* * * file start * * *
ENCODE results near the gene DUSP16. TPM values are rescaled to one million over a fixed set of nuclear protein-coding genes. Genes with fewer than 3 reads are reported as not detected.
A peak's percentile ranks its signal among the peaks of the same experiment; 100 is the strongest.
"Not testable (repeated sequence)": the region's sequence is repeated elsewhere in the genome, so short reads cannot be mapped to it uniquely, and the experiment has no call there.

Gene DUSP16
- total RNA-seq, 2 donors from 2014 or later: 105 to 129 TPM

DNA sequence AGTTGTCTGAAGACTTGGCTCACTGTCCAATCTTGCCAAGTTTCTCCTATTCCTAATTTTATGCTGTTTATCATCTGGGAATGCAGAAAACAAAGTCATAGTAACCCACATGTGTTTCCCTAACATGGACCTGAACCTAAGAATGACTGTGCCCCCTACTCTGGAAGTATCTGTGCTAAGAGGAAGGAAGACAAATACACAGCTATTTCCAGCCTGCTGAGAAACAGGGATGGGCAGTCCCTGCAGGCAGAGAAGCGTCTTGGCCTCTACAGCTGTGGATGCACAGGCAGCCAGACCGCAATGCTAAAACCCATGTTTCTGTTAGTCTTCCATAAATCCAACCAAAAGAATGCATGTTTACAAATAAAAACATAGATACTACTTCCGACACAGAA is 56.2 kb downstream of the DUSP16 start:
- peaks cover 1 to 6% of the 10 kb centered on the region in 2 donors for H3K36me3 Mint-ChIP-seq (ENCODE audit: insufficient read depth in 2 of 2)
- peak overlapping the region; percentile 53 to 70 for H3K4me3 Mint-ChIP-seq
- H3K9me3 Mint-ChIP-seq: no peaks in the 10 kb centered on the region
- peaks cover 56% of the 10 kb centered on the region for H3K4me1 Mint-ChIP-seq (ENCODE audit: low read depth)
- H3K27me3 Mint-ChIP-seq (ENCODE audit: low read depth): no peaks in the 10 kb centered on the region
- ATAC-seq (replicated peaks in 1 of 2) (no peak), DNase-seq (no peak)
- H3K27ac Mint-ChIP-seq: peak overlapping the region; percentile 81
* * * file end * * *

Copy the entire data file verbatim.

ENCODE results near the gene DUSP16. TPM values are rescaled to one million over a fixed set of nuclear protein-coding genes. Genes with fewer than 3 reads are reported as not detected.
A peak's percentile ranks its signal among the peaks of the same experiment; 100 is the strongest.
"Not testable (repeated sequence)": the region's sequence is repeated elsewhere in the genome, so short reads cannot be mapped to it uniquely, and the experiment has no call there.

Gene DUSP16
- total RNA-seq, 2 donors from 2014 or later: 105 to 129 TPM

DNA sequence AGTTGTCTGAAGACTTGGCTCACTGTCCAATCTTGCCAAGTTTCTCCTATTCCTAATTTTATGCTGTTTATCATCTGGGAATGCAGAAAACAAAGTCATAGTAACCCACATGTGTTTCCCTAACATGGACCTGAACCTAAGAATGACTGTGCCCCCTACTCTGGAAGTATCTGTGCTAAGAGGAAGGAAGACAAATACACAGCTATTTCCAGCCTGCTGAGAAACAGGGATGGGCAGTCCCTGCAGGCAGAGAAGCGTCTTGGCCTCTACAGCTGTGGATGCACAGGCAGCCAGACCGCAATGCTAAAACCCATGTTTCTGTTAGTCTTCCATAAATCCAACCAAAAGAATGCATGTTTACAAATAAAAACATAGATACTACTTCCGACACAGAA is 56.2 kb downstream of the DUSP16 start:
- peaks cover 1 to 6% of the 10 kb centered on the region in 2 donors for H3K36me3 Mint-ChIP-seq (ENCODE audit: insufficient read depth in 2 of 2)
- peak overlapping the region; percentile 53 to 70 for H3K4me3 Mint-ChIP-seq
- H3K9me3 Mint-ChIP-seq: no peaks in the 10 kb centered on the region
- peaks cover 56% of the 10 kb centered on the region for H3K4me1 Mint-ChIP-seq (ENCODE audit: low read depth)
- H3K27me3 Mint-ChIP-seq (ENCODE audit: low read depth): no peaks in the 10 kb centered on the region
- ATAC-seq (replicated peaks in 1 of 2) (no peak), DNase-seq (no peak)
- H3K27ac Mint-ChIP-seq: peak overlapping the region; percentile 81